Kwicksutaineuk First Nation

The territory of the Kwicksutaineuk-ah-kwa-mish First Nation spans the southern Broughton Archipelago and the Gilford Island area just north of the mouth of Knight Inlet. The main village of the Kwicksutaineuk-ah-kwa-mish is Gwa’yasdams, is a small community located on Gilford Island.

The village of Gwa’yasdams is a small community located on Gilford Island, an entrance to the mainland inlets. Their present population is 250, 35 of whom live on reserve.

Kwicksutaineuk Creation and Origin Story:

The Thunderbird was living in the Upper world with his wife. The name of Thunderbird was Too-large. Now, Too-large was very downcast, and he spoke to his wife, saying, “Let us go to the Lower World, that I may see it.”

Then his wife spoke to him, “Husband, do you know about your name, that you have the name Too-large, for you will be too big a chief in our Lower World?”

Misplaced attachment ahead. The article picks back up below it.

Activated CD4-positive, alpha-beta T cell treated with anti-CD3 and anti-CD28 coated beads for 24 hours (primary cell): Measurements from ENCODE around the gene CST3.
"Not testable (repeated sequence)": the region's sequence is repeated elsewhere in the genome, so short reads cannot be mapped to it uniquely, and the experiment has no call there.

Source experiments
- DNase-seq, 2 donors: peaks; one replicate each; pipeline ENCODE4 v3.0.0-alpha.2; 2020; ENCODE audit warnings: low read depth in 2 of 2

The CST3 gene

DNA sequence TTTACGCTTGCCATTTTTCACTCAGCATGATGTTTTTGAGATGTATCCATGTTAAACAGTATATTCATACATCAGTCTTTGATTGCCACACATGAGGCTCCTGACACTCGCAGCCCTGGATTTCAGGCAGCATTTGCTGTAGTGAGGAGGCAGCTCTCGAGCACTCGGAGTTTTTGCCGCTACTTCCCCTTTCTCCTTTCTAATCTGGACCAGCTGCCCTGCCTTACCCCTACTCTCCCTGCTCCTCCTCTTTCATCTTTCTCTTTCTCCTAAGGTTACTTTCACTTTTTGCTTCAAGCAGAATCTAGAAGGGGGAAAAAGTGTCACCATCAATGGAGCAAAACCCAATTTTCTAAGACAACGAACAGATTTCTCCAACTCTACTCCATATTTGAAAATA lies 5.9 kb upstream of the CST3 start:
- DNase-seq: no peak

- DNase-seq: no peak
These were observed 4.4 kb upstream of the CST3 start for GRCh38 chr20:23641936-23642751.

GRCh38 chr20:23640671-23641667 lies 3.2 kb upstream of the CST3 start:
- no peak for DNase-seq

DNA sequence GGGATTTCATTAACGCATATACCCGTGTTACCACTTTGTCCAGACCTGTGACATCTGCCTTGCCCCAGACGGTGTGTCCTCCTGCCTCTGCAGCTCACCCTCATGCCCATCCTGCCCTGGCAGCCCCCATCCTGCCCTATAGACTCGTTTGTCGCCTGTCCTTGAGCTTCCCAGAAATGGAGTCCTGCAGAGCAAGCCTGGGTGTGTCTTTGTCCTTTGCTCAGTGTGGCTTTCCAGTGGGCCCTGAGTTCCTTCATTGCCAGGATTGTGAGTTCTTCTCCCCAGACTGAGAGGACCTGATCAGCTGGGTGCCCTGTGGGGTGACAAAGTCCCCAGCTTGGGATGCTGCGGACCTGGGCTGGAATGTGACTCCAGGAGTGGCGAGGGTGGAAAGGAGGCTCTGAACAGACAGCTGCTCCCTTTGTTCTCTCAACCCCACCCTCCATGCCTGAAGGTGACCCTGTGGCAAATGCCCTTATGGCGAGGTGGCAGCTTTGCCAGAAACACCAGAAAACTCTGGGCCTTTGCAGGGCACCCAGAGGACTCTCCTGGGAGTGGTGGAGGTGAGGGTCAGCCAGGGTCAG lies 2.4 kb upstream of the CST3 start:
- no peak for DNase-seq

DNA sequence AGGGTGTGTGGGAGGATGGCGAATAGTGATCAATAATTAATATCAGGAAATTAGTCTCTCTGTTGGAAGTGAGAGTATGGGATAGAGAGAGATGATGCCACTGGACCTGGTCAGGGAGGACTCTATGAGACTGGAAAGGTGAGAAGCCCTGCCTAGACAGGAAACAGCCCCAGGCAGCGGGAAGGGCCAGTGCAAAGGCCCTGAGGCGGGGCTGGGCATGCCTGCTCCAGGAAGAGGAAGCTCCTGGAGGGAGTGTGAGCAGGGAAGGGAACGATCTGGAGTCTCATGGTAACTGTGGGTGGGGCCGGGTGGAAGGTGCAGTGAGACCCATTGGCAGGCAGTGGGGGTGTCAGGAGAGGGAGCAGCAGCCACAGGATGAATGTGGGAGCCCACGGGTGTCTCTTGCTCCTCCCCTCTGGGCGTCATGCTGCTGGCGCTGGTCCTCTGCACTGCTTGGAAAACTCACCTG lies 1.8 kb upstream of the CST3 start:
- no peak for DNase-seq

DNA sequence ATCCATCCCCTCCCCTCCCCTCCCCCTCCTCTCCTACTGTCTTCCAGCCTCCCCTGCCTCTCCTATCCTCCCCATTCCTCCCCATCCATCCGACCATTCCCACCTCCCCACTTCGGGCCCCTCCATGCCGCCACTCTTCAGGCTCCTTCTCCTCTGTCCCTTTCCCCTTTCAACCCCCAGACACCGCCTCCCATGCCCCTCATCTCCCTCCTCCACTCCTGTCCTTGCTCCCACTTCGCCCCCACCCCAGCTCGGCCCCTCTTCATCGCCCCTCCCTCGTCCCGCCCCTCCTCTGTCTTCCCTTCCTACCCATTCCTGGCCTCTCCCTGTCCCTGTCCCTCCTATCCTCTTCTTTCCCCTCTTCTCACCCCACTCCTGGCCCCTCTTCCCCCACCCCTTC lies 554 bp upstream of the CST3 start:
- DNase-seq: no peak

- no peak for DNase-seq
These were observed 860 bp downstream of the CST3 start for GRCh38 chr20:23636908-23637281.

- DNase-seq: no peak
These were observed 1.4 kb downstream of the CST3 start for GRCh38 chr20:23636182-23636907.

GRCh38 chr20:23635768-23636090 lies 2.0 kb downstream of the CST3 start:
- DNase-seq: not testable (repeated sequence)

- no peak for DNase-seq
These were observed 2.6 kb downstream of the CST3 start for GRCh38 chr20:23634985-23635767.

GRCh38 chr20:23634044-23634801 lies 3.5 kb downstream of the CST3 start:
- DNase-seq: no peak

Despite his wife’s advice, Thunderbird told her to get ready to go. Then he put on his thunderbird mask and his wife also put on her thunderbird mask. They came flying through the door of the Upper World. They sat down on the large mountain, Split-in-two, near Gilford Island, and they saw a river at the bottom of it. Too-large said, “Let’s go down and look at that river.” So, they flew down to sit at the mouth of the river near where a man was working alone on his house.

The man was struggling to raise a beam and said to the Thunderbirds, “I wish that you would become men so that you could come help me make this house.

Too-large lifted up the jaw of his Thunderbird mask and said, “Oh, brother, we are people!” Then Too-large and his wife took off their Thunderbird masks and ceased being birds forever. The man who had been Thunderbird said, “My name is Too-large in the Upper world, but now my name is Head-winter-dancer in this Lower World, and the name of my wife here is Winter-dance-woman.” So, Head-winter-dancer and Winter-dance-woman built a house on a hill and from them came a large tribe with much greatness.

Adapted from Boas and Hunt,

Kwakiutl Text, 1905-6

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Musgamagw Tsawataineuk Tribal Council